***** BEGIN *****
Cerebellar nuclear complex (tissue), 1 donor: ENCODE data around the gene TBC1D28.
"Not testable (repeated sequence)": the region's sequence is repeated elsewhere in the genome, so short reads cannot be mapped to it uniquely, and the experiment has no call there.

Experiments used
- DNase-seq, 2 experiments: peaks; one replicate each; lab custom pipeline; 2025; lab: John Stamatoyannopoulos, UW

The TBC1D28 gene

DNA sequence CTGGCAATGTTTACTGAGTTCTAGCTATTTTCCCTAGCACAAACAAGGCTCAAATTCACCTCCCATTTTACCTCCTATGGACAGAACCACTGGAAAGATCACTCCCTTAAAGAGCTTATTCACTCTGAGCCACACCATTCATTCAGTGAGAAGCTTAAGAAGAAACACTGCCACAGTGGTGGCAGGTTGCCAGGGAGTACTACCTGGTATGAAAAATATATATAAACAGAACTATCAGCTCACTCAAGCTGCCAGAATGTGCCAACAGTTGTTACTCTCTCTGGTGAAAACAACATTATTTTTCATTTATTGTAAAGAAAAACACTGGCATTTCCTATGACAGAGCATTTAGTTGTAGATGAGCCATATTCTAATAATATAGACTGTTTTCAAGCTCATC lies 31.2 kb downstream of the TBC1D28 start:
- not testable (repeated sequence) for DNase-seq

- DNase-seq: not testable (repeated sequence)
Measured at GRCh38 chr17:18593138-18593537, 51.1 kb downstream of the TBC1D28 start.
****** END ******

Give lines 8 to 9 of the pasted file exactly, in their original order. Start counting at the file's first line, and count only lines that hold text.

- DNase-seq: not testable (repeated sequence)
Measured at GRCh38 chr17:18593138-18593537, 51.1 kb downstream of the TBC1D28 start.